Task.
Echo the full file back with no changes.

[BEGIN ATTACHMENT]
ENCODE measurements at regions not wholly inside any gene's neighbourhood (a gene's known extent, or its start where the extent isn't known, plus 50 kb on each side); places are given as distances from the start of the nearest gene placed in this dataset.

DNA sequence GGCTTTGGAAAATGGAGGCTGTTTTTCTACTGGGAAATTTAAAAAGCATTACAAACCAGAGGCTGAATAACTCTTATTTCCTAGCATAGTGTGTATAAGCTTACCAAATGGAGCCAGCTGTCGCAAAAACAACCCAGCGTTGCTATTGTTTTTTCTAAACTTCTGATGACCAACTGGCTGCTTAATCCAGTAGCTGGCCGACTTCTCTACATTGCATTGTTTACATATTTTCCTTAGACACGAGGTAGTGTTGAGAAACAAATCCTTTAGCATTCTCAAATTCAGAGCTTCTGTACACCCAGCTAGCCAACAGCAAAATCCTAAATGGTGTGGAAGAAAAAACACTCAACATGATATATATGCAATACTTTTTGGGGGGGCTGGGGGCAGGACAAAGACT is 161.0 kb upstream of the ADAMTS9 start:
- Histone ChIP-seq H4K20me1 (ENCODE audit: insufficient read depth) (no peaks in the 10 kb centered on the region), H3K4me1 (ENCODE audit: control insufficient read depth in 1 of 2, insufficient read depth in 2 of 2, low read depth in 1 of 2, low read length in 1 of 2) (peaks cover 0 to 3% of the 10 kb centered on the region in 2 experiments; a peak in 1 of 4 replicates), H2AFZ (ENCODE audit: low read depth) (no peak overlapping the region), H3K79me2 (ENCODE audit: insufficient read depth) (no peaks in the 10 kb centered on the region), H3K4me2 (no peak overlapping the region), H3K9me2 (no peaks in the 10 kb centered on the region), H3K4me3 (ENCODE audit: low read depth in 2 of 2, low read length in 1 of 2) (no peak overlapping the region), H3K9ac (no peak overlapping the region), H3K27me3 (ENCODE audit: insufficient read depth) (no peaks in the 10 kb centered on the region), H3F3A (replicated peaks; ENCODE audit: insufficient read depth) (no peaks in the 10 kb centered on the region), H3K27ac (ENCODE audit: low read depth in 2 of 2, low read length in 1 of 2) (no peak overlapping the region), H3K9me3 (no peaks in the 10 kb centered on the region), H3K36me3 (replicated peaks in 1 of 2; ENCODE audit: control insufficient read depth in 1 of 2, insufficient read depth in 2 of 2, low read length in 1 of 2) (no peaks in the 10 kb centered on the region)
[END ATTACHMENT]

ENCODE measurements at regions not wholly inside any gene's neighbourhood (a gene's known extent, or its start where the extent isn't known, plus 50 kb on each side); places are given as distances from the start of the nearest gene placed in this dataset.

DNA sequence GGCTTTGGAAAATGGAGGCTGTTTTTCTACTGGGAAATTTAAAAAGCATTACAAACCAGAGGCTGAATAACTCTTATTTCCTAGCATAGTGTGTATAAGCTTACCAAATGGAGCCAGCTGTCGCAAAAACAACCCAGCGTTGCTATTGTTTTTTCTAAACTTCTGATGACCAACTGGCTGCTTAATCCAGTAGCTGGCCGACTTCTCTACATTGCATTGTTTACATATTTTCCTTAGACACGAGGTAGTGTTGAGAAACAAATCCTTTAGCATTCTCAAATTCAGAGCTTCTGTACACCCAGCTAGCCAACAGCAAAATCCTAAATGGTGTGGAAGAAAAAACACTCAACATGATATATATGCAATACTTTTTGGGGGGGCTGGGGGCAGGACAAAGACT is 161.0 kb upstream of the ADAMTS9 start:
- Histone ChIP-seq H4K20me1 (ENCODE audit: insufficient read depth) (no peaks in the 10 kb centered on the region), H3K4me1 (ENCODE audit: control insufficient read depth in 1 of 2, insufficient read depth in 2 of 2, low read depth in 1 of 2, low read length in 1 of 2) (peaks cover 0 to 3% of the 10 kb centered on the region in 2 experiments; a peak in 1 of 4 replicates), H2AFZ (ENCODE audit: low read depth) (no peak overlapping the region), H3K79me2 (ENCODE audit: insufficient read depth) (no peaks in the 10 kb centered on the region), H3K4me2 (no peak overlapping the region), H3K9me2 (no peaks in the 10 kb centered on the region), H3K4me3 (ENCODE audit: low read depth in 2 of 2, low read length in 1 of 2) (no peak overlapping the region), H3K9ac (no peak overlapping the region), H3K27me3 (ENCODE audit: insufficient read depth) (no peaks in the 10 kb centered on the region), H3F3A (replicated peaks; ENCODE audit: insufficient read depth) (no peaks in the 10 kb centered on the region), H3K27ac (ENCODE audit: low read depth in 2 of 2, low read length in 1 of 2) (no peak overlapping the region), H3K9me3 (no peaks in the 10 kb centered on the region), H3K36me3 (replicated peaks in 1 of 2; ENCODE audit: control insufficient read depth in 1 of 2, insufficient read depth in 2 of 2, low read length in 1 of 2) (no peaks in the 10 kb centered on the region)